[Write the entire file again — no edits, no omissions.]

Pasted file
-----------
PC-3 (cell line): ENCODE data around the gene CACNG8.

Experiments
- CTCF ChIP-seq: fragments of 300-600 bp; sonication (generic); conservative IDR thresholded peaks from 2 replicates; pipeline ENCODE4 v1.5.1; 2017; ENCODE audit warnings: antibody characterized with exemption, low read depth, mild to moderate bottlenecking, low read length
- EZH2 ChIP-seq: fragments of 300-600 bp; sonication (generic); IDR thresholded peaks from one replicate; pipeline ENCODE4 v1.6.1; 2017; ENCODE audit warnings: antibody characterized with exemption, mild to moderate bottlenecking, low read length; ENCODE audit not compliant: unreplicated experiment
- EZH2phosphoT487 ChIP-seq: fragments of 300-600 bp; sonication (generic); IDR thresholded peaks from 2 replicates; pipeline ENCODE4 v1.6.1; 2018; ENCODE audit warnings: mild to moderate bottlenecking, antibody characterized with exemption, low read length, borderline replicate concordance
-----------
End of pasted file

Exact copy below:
PC-3 (cell line): ENCODE data around the gene CACNG8.

Experiments
- CTCF ChIP-seq: fragments of 300-600 bp; sonication (generic); conservative IDR thresholded peaks from 2 replicates; pipeline ENCODE4 v1.5.1; 2017; ENCODE audit warnings: antibody characterized with exemption, low read depth, mild to moderate bottlenecking, low read length
- EZH2 ChIP-seq: fragments of 300-600 bp; sonication (generic); IDR thresholded peaks from one replicate; pipeline ENCODE4 v1.6.1; 2017; ENCODE audit warnings: antibody characterized with exemption, mild to moderate bottlenecking, low read length; ENCODE audit not compliant: unreplicated experiment
- EZH2phosphoT487 ChIP-seq: fragments of 300-600 bp; sonication (generic); IDR thresholded peaks from 2 replicates; pipeline ENCODE4 v1.6.1; 2018; ENCODE audit warnings: mild to moderate bottlenecking, antibody characterized with exemption, low read length, borderline replicate concordance